Diablo® III

Regarding the so-called 'depth' in PoE

Well said Berethos.
I am running a build that uses Glacial Hammer and Ground Slam. A hammer is required for Glacial Hammer and I knew this going into the build. Even so, I tend to choose melee damage nodes rather than weapon specific nodes as it offer flexibility within the build should I decide to change it up a bit at a later time. He is a two hand weapon user so I have some of those nodes for damage, an example of a meaningful choice within a flexible system.
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100 Night Elf Hunter
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The trade goes from Alteration, to Jeweler's, to Fusing, to Chance, to Scouring, to Regret...and then on to Alchemy. It will be absolutely possible to obtain enough without relying on them dropping that you can make significant changes to a character.


You're right, I don't have to farm Orbs of Regret. I can purchase them from vendors. According to PoE's wiki, it takes 64 Orbs of Alteration to eventually purchase one Orb of Regret. That means that for a level 40 character, for instance, I would need approximately 2,600 alt orbs to respec.

But I don't have to farm those either. I can also purchase them. Each Orb of Alteration costs four Orbs of Augmentation, so I would need 10,400 augmentation orbs.

I can purchase an Orb of Augmentation orb with four Orbs of Transmutation, so that means I would need 41,600 transmute orbs.

An Orb of Transmutation costs seven portal scrolls, so I would need 291,200 scrolls.

A portal scroll costs three scrolls of wisdom. So I would need 873,600 wisdom scrolls.

I can get wisdom scrolls by selling white/normal items, which do drop like confetti. One normal item = one scrap and it takes five scraps to make a scroll. So I would need to vendor 4,368,000 normal items.

Of course, I might get lucky with the Orbs of Regret drops (so far I have three) so I won't have to purchase as many of those other orbs and whatnot. Still, I somehow think it really may be better just to start that level 40 character over :P

02/05/2013 03:44 PMPosted by Berethos
That said, the general wisdom I've seen around is that you don't want to spec into weapon specific nodes unless you intend on building a character around those weapons. It's your choice on when you want to restrict yourself to performing better with a given weapon type, and especially early on it's very unlikely you will hamper yourself by not locking your character into a weapon type right away.


Looking at my characters, I don't see how you can avoid making skill choices. For instance, if my shadow were using swords, I would grab all the duel-wielding agility I could get. However, with most daggers and claws I need intel also.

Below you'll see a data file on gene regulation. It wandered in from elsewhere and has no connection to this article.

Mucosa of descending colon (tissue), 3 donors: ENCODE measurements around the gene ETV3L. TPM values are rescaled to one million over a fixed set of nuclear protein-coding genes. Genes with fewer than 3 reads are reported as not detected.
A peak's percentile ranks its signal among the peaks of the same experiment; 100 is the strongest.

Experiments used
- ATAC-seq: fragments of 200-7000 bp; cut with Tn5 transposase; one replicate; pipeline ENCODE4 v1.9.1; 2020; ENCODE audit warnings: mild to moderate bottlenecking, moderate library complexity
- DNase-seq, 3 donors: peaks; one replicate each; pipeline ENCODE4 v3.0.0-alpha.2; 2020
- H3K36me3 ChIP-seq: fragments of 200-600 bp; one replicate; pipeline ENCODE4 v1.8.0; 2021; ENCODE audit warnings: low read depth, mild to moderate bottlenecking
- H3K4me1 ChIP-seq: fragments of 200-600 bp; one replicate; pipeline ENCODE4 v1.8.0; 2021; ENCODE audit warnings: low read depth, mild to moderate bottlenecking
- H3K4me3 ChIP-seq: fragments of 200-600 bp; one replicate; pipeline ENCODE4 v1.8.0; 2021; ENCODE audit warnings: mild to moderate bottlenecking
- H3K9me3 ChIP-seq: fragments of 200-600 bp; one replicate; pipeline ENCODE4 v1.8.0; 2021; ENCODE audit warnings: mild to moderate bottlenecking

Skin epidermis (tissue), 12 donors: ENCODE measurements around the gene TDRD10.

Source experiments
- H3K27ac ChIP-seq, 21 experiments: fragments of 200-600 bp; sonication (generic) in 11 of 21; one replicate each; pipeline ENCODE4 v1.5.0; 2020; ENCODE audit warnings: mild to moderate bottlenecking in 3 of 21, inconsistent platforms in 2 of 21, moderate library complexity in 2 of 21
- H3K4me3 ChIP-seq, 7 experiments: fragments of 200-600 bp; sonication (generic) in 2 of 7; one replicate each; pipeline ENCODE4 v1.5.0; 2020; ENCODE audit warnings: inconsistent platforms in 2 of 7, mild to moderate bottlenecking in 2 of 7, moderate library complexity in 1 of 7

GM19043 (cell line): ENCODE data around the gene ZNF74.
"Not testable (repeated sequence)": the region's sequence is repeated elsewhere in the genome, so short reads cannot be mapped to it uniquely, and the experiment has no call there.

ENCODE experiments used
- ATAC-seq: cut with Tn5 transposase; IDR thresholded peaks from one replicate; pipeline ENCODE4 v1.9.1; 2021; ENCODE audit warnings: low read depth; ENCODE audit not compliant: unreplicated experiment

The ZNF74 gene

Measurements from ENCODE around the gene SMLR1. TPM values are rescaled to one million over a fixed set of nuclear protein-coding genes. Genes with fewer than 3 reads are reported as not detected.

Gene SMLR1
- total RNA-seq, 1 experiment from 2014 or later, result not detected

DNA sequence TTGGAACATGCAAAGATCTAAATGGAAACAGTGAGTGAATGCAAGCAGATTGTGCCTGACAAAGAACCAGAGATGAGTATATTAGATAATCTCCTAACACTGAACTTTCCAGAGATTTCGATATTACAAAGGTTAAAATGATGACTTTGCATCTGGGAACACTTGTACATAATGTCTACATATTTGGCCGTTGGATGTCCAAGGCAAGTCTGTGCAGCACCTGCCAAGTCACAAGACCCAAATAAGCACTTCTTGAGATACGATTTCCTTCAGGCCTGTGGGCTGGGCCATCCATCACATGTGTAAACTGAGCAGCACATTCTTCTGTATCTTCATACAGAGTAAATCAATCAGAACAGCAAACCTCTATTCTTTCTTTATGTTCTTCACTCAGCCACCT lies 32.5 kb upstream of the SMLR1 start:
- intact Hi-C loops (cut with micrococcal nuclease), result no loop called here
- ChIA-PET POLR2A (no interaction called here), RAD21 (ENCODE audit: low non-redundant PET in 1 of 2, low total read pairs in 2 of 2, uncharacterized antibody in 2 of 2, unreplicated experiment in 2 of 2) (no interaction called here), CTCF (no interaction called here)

I wanted my templar to be staff-wielding caster. So that means that instead of chosing strength for the normal sword and board build, I went elemental damage and intel.

On my maurader I chose an agility/duel-wielding build. But now I'm wondering if I should've gone strength/two-hander as I've been getting some great two-hander sword drops.

Even with my ranger, which seems to be a very straightforward class, I've had to chose right off the bat between projectile and melee damage. Same with my maurader, though that was a little more subtle with the choice being a tanky vs. a dps build.

In fact, the only class where I hadn't had to make an immediate decision on what kind of weapon(s) I would use is my witch.

Anyway, I've been for the most part enjoying PoE. I just wish we weren't locked into character choices so early in the game.
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Of course, I might get lucky with the Orbs of Regret drops (so far I have three) so I won't have to purchase as many of those other orbs and whatnot. Still, I somehow think it really may be better just to start that level 40 character over :P


Which is completely intended, at least at that level. In one of the interviews (I really recommend listening to all of them if you can and haven't already - there's a refreshing amount of transparency in them from Chris, the Lead Designer and Producer) they pretty much state as much. Up to a certain point it's better to reroll, after a certain amount of time you'd be able to earn enough wealth to make the changes.

With the orbs and such though, I was using the above method to pick-up a couple Alchemy Orbs, since those are the next step in the process...took me about an hour and a half between magic/rare drops and the occasional Jeweler's orb to skip a step at level 40...I'd call anyone farming Wisdom scrolls to progress upward insane, ha.

It's also worth nothing that (if I recall correctly) the Alchemy ones can be sold straight to a vendor for an Orb of Regret as well, and there are a couple ways to get Alchemy Shards from vendoring rares that you don't need and/or don't have good stats - believe two of the same base name type (such as two Elegant Foils, for example) will net you some shards, with 20 needed for the full stack.

Looking at my characters, I don't see how you can avoid making skill choices.


Say you wanted a Ranger, but you weren't sure if you wanted a melee or bow user.

http://www.pathofexile.com/passive-skill-tree/AAAAAgIBm42v6wHRCC4Zju2D2OsJEP660341kk7I7g4j9u_wWkhW-vzFZ6CHdt0NkL6w0tGpeOvcgucKOrM1hp2quc1KfQ==

32 points used without investing in a single weapon specific node - you'd definitely want some more life, and some evasion (can increase that to greater effectiveness and/or pick up Iron Reflexes later for a more tanky build), and definitely attack speed, movement speed is nice to have and very useful later, some dexterity, and a bit of strength (or int) depending on what skill gems you want to use.